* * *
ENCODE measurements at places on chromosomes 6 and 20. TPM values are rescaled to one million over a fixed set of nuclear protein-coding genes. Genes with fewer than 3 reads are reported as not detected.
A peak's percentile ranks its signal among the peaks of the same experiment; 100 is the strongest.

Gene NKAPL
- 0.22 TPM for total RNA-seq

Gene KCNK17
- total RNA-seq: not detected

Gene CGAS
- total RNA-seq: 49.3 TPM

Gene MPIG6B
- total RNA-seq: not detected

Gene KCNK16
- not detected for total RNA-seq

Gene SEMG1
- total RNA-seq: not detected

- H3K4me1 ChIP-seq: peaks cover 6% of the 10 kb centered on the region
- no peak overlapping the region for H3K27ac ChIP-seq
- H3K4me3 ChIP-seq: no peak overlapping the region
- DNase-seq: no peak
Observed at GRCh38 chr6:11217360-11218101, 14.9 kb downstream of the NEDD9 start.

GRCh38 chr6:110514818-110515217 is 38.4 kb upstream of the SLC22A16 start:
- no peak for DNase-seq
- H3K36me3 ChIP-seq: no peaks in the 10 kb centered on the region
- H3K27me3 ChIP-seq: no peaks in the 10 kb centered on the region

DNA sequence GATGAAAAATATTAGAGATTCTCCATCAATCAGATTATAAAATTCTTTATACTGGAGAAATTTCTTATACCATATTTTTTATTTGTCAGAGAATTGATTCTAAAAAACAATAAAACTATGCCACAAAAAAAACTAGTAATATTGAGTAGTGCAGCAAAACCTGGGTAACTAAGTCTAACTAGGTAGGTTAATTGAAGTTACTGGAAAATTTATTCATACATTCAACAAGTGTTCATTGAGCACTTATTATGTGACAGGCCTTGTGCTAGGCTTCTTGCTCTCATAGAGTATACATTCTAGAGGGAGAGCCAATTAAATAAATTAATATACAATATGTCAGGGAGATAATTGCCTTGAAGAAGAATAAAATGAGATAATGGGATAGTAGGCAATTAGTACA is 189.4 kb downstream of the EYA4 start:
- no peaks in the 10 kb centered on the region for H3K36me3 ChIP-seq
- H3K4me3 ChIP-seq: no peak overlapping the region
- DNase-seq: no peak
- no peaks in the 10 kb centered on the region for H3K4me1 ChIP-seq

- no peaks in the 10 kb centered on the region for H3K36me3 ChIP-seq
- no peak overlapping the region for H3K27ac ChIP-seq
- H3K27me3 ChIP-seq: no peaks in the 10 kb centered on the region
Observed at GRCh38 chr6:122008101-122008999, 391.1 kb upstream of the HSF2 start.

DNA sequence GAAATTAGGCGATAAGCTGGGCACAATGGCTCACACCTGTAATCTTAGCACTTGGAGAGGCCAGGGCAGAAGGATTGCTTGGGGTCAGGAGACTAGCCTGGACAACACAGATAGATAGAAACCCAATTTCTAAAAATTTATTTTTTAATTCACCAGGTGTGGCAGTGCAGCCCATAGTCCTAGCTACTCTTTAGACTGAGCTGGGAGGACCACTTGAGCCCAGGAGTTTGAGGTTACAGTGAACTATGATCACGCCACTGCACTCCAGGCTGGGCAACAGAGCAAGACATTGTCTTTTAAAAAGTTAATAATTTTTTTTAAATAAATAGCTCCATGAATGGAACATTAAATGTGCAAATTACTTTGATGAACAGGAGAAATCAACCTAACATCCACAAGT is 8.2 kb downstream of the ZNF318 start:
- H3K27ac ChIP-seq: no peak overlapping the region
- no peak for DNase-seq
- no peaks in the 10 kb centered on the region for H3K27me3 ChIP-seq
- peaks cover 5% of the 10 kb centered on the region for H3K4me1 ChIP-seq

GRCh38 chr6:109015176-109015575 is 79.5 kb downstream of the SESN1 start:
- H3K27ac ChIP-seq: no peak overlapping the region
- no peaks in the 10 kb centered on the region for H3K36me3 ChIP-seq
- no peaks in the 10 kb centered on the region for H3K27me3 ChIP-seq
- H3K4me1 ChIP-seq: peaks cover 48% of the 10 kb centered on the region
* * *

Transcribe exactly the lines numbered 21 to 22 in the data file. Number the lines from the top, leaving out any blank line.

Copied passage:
- no peak for DNase-seq
- H3K36me3 ChIP-seq: no peaks in the 10 kb centered on the region